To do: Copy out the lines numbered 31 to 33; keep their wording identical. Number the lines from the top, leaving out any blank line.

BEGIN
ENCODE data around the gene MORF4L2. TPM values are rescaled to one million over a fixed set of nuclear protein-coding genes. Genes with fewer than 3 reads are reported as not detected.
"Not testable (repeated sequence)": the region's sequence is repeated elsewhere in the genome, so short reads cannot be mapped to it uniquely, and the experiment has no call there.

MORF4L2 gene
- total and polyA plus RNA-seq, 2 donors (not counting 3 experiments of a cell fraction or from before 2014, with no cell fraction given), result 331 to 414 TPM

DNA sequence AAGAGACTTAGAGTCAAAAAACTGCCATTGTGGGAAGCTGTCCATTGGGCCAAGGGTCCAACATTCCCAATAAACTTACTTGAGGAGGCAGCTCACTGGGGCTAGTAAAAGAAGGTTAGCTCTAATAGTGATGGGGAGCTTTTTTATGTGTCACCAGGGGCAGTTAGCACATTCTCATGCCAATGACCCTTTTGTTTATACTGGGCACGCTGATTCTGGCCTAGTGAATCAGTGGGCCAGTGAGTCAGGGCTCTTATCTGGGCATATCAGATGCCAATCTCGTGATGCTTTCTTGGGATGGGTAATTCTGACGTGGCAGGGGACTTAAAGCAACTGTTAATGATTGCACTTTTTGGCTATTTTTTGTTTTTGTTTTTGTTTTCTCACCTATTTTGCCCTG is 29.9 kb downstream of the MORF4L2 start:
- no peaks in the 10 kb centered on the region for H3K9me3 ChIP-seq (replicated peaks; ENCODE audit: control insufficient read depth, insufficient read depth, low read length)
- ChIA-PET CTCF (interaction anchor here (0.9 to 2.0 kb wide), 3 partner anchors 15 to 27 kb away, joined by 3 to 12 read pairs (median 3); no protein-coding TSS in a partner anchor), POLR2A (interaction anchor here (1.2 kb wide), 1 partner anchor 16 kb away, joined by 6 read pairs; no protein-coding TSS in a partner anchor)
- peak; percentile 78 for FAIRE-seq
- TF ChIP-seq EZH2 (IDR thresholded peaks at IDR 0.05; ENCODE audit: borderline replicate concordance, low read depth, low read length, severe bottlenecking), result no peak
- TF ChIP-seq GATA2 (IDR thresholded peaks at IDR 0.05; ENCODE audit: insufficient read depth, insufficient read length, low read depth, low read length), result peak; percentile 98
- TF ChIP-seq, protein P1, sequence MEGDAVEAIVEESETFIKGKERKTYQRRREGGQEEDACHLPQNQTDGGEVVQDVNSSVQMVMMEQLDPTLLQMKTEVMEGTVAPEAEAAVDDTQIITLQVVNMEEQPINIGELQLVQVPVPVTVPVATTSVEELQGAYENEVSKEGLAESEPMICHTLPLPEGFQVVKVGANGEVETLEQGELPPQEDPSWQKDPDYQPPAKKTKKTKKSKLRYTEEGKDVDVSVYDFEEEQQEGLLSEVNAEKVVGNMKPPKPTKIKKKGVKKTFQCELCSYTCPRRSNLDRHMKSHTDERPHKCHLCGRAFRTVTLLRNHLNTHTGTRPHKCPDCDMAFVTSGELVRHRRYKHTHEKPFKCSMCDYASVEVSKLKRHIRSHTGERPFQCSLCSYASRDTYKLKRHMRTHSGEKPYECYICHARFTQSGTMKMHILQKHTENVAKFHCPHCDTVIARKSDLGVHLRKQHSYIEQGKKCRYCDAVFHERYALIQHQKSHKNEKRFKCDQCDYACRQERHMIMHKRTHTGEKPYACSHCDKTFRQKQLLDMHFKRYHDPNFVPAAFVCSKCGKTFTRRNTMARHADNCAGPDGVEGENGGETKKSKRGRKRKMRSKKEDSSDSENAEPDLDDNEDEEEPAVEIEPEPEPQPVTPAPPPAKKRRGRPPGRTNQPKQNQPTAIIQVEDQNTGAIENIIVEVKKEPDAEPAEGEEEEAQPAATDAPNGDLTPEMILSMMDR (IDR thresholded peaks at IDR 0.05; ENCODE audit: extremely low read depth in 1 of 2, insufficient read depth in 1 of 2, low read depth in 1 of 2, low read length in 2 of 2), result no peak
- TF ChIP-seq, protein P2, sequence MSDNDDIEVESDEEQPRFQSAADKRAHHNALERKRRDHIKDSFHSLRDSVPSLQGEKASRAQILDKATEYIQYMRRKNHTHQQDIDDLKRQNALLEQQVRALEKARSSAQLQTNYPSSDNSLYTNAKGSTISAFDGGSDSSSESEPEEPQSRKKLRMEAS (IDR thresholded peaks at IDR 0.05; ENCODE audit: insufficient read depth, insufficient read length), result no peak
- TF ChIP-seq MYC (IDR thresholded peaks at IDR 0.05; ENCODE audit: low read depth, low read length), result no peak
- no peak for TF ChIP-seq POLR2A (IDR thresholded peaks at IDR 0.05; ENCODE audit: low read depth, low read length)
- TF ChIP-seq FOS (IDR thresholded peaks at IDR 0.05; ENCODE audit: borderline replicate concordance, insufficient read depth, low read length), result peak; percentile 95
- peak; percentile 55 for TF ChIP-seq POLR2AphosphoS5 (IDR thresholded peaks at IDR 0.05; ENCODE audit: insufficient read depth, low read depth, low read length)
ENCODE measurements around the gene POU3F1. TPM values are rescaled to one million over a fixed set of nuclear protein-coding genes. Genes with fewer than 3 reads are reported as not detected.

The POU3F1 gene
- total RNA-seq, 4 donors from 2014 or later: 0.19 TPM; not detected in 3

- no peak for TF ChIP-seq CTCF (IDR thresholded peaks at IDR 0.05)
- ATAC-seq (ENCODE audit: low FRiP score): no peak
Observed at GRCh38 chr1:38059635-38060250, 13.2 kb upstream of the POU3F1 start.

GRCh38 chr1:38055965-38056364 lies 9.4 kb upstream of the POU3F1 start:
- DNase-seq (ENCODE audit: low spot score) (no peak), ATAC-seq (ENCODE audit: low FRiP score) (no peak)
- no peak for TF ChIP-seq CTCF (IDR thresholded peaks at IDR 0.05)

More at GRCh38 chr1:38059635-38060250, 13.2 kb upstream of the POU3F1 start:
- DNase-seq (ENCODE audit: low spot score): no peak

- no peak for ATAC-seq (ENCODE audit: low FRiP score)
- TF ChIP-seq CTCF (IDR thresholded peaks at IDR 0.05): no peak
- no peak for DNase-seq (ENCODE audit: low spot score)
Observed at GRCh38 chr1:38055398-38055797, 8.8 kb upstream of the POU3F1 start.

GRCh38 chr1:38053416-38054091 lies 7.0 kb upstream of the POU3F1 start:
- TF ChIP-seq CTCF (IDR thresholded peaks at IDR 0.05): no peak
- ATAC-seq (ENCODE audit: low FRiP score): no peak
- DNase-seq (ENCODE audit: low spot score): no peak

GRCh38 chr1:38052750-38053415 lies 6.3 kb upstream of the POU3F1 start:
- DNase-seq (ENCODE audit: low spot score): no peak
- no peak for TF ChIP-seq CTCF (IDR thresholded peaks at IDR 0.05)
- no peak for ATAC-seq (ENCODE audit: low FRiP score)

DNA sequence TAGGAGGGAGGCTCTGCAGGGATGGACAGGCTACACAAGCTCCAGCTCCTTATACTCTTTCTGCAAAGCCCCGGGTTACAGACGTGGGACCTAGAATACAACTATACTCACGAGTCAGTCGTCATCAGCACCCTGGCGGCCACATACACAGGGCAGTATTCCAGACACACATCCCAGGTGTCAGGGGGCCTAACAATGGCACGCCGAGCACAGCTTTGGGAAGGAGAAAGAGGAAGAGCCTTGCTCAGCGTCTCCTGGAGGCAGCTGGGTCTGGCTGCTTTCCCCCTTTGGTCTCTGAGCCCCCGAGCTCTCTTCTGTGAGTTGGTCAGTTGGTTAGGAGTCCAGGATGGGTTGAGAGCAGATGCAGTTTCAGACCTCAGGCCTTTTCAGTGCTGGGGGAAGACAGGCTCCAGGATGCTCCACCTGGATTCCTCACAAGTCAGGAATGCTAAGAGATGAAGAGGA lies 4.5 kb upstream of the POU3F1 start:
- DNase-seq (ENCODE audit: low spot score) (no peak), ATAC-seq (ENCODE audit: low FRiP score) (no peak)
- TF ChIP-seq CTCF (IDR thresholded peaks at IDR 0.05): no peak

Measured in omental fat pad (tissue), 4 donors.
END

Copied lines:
Observed at GRCh38 chr1:38055398-38055797, 8.8 kb upstream of the POU3F1 start.

GRCh38 chr1:38053416-38054091 lies 7.0 kb upstream of the POU3F1 start:
- TF ChIP-seq CTCF (IDR thresholded peaks at IDR 0.05): no peak